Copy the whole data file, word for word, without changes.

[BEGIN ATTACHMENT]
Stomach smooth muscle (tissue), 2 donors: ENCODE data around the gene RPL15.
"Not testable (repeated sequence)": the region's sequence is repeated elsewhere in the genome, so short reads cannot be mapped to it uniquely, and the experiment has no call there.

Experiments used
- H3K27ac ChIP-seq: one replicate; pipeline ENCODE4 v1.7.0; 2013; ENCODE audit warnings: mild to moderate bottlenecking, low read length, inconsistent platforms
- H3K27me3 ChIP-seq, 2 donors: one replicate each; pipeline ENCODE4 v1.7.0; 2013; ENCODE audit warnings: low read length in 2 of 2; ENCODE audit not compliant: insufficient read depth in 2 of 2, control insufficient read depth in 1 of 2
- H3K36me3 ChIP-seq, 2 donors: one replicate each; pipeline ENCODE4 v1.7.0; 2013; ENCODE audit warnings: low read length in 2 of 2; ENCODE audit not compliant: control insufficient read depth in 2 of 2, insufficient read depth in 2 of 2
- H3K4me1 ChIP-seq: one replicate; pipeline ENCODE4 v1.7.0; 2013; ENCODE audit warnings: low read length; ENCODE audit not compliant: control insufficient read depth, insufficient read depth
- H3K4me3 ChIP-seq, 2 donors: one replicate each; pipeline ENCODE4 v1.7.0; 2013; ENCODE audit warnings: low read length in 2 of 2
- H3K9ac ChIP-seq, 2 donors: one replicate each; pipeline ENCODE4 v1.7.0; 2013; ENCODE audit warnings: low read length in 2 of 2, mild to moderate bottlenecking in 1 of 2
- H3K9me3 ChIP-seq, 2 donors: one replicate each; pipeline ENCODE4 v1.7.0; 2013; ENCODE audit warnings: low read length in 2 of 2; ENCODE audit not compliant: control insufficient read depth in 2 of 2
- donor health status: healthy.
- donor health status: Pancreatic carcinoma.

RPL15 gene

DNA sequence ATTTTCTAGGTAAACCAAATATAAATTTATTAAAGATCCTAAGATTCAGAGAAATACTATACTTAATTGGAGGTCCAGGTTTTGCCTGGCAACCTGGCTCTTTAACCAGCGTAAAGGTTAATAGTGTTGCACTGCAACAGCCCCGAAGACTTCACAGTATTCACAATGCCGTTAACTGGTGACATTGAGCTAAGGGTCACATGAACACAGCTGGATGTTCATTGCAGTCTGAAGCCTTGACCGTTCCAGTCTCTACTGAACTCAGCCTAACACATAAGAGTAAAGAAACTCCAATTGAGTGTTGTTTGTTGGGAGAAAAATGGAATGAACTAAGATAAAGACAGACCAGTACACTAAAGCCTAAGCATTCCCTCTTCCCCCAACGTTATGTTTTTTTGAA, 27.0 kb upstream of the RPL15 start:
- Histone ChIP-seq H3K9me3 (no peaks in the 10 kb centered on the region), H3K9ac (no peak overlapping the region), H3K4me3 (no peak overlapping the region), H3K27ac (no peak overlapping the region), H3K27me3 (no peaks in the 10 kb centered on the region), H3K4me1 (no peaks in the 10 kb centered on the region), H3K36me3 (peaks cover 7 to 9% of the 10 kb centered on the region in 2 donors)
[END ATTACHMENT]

Stomach smooth muscle (tissue), 2 donors: ENCODE data around the gene RPL15.
"Not testable (repeated sequence)": the region's sequence is repeated elsewhere in the genome, so short reads cannot be mapped to it uniquely, and the experiment has no call there.

Experiments used
- H3K27ac ChIP-seq: one replicate; pipeline ENCODE4 v1.7.0; 2013; ENCODE audit warnings: mild to moderate bottlenecking, low read length, inconsistent platforms
- H3K27me3 ChIP-seq, 2 donors: one replicate each; pipeline ENCODE4 v1.7.0; 2013; ENCODE audit warnings: low read length in 2 of 2; ENCODE audit not compliant: insufficient read depth in 2 of 2, control insufficient read depth in 1 of 2
- H3K36me3 ChIP-seq, 2 donors: one replicate each; pipeline ENCODE4 v1.7.0; 2013; ENCODE audit warnings: low read length in 2 of 2; ENCODE audit not compliant: control insufficient read depth in 2 of 2, insufficient read depth in 2 of 2
- H3K4me1 ChIP-seq: one replicate; pipeline ENCODE4 v1.7.0; 2013; ENCODE audit warnings: low read length; ENCODE audit not compliant: control insufficient read depth, insufficient read depth
- H3K4me3 ChIP-seq, 2 donors: one replicate each; pipeline ENCODE4 v1.7.0; 2013; ENCODE audit warnings: low read length in 2 of 2
- H3K9ac ChIP-seq, 2 donors: one replicate each; pipeline ENCODE4 v1.7.0; 2013; ENCODE audit warnings: low read length in 2 of 2, mild to moderate bottlenecking in 1 of 2
- H3K9me3 ChIP-seq, 2 donors: one replicate each; pipeline ENCODE4 v1.7.0; 2013; ENCODE audit warnings: low read length in 2 of 2; ENCODE audit not compliant: control insufficient read depth in 2 of 2
- donor health status: healthy.
- donor health status: Pancreatic carcinoma.

RPL15 gene

DNA sequence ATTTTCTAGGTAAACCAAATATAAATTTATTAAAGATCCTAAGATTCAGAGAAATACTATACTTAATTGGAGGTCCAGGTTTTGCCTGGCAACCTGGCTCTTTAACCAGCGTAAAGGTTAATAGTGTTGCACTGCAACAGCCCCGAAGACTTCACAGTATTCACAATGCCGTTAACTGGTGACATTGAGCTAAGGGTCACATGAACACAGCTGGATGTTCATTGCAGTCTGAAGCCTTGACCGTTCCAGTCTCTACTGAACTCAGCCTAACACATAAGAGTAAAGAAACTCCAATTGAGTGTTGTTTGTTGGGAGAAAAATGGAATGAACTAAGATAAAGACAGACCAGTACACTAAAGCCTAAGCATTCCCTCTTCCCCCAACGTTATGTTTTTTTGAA, 27.0 kb upstream of the RPL15 start:
- Histone ChIP-seq H3K9me3 (no peaks in the 10 kb centered on the region), H3K9ac (no peak overlapping the region), H3K4me3 (no peak overlapping the region), H3K27ac (no peak overlapping the region), H3K27me3 (no peaks in the 10 kb centered on the region), H3K4me1 (no peaks in the 10 kb centered on the region), H3K36me3 (peaks cover 7 to 9% of the 10 kb centered on the region in 2 donors)